sources of inspiration for your photography
Where do you find inspiration?
Photographers often find inspiration by studying the work of other photographers. I certainly do. For both professionals and amateurs there are amazing resources like the contest sections at PDNonline. With something like 3 million photos uploaded to Flickr every day there’s certainly no lack of photographic diversity and inspiration there. The internet is an incredible resource for finding images and technical information. Looking at photographs isn’t the only way to find inspiration, though.
I began photo assisting straight out of high school and, as a result, never attended college. Lacking a formal art education I’ve had to educate myself through visiting museums, the public library and meeting artists and other creative people through the course of my work. A large part of my personal inspiration comes from looking at what creative people have done and are doing in mediums other than photography. Painting, sculpture, literature, music and film all inform the way I look at the world.
Here’s what I’ve tried to pick up from other mediums:
Sculpture: I envy sculptors because they work with three dimensions, molding all dimensions into their desired vision. You’ve often heard the phrase “painting with light” but I prefer to approach photography as “sculpting with light”, in pursuit of capturing that three dimensional quality.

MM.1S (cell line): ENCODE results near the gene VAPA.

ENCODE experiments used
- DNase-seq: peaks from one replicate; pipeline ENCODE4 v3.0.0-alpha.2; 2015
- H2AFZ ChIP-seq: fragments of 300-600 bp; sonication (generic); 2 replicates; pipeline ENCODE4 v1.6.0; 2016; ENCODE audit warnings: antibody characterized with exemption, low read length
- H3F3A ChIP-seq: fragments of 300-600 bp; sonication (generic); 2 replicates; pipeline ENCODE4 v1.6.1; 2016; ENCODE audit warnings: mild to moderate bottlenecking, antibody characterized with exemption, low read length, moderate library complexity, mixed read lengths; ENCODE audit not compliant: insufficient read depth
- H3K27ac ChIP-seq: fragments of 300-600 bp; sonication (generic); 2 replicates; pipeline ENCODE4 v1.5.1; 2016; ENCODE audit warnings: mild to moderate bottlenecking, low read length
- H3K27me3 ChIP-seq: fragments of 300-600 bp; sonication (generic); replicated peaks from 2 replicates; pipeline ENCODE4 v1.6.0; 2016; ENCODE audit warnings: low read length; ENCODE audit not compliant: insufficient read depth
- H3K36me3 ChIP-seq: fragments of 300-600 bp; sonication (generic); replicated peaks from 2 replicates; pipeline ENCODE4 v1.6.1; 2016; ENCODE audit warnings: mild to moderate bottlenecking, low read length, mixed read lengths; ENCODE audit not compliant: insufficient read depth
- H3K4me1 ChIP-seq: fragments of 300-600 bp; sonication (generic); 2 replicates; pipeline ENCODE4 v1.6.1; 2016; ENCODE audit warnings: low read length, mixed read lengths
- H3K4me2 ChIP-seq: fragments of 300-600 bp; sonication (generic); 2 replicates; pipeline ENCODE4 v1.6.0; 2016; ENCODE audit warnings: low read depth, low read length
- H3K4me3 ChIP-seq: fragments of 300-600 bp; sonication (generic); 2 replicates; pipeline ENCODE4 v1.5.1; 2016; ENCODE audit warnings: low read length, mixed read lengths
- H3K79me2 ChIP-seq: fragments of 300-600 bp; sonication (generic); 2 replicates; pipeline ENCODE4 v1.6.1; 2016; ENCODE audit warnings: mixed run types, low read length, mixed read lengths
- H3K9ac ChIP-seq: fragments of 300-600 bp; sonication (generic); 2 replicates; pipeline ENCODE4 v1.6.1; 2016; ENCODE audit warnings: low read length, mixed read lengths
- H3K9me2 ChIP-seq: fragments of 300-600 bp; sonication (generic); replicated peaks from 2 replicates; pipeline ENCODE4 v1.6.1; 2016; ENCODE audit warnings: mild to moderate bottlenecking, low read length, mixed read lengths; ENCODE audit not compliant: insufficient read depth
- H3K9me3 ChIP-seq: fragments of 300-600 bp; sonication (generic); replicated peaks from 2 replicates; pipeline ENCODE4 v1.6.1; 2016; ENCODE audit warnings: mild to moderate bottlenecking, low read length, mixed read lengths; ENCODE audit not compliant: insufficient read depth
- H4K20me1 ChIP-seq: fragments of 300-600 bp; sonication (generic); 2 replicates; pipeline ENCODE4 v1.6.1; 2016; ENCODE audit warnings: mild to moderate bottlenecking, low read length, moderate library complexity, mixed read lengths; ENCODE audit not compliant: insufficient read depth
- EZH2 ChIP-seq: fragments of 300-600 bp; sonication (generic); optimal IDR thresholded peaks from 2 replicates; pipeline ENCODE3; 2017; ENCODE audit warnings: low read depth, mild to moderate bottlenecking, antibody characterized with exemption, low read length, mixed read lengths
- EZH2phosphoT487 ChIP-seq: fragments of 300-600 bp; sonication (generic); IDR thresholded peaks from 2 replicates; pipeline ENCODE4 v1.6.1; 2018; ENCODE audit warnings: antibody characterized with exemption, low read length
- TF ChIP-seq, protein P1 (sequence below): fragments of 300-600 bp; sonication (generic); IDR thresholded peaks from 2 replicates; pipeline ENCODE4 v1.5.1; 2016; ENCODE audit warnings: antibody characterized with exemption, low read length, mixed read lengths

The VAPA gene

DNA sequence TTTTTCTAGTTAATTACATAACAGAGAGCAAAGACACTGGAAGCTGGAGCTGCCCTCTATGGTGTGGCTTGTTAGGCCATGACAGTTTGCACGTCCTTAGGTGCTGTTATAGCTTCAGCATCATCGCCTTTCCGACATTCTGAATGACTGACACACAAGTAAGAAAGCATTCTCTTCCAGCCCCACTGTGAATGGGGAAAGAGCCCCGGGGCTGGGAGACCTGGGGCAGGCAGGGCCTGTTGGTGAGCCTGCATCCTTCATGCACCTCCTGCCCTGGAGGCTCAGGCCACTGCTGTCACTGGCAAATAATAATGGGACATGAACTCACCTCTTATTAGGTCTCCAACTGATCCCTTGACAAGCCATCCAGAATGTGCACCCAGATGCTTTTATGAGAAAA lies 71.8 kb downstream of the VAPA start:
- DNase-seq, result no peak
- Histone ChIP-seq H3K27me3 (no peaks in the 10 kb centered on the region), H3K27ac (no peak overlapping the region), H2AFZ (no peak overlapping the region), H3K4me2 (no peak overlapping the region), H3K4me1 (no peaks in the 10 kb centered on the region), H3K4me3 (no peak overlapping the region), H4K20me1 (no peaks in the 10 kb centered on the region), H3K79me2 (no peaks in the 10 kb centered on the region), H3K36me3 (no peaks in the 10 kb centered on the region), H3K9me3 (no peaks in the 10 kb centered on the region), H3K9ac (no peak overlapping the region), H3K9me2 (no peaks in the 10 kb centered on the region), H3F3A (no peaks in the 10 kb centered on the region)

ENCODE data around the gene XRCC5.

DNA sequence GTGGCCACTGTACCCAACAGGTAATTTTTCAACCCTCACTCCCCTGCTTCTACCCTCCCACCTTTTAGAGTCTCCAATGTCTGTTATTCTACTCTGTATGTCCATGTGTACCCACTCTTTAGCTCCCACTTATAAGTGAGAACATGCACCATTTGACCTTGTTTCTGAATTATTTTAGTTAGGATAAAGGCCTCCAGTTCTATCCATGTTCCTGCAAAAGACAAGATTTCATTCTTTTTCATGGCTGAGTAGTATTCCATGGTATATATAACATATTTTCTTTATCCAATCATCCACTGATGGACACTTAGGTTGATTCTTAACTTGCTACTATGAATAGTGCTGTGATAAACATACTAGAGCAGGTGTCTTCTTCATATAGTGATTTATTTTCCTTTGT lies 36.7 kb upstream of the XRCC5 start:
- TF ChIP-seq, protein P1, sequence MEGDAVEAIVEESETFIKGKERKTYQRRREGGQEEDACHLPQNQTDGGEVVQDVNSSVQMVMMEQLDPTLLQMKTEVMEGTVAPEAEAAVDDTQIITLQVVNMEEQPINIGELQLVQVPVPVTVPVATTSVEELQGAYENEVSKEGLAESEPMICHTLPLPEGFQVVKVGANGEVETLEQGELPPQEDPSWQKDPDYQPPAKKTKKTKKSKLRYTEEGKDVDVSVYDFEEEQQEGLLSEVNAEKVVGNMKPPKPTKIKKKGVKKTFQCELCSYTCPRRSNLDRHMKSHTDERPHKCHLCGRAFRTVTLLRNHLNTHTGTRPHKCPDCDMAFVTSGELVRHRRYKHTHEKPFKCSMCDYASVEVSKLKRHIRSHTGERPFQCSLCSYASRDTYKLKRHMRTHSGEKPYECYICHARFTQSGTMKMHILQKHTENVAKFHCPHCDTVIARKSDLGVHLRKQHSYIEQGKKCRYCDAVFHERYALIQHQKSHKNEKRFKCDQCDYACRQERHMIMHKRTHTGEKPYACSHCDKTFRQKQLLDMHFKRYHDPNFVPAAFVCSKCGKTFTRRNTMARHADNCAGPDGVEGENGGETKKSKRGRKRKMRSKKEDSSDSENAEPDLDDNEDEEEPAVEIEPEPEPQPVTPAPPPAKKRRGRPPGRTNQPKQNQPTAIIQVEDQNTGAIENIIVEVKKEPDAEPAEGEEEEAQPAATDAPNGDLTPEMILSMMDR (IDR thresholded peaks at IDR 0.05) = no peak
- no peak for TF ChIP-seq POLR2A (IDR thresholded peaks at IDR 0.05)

Painting: All of the art books told me I should appreciate the great impressionist painters. Well, I didn’t get it. Even a visit to the Art Institute in Chicago wasn’t providing any great revelations. Then I walked away from a collection of Monet’s paintings and looked back over my shoulder, viewing them from about 50 feet away. At that distance they became luminous and drew me back in. Then, for whatever reason, I “got it”. As a result I really like photographs that both provide a quick read and then have something for the viewer willing to stick around for a bit, the same effect Monet‘s paintings revealed.
Literature: Being totally honest, I don‘t make a lot of time for reading fiction. But ask me about Steinbeck’s “Grapes of Wrath” and a very strong mental image comes to mind of the Joad family trucking through the dust bowl during the Great Depression. I’ve also been “On the Road” with Jack Kerouac and am glad to have made it out alive. Literature provides the ultimate form of images, unrestricted mental images that aren’t limited by time, place or technical ability.
Music: Musician Tom Waits is an acquired taste. His vocals are rough and raw and his music is considered a collection of discordant noises by some. Waits’ signature is that his music often takes a good look at the downtrodden and often overlooked. For me, as a photographer, that’s a good lesson: seeking to present viewers with what they may otherwise overlook.
Filmmakers: Some of the strongest visual images I can recollect come from films. From the iconic black and white scenes in Fritz Lang’s 1927 silent classic “Metropolis” to the tension of Jim Jarmusch’s static camera in “Stranger Than Paradise”. It’s all storytelling with 24 still images per second.
Whether I’m always conscious of them or not, these are some of the things that influence the way I see the world and also the way that I photograph it. Where do you find inspiration?
- Jim T.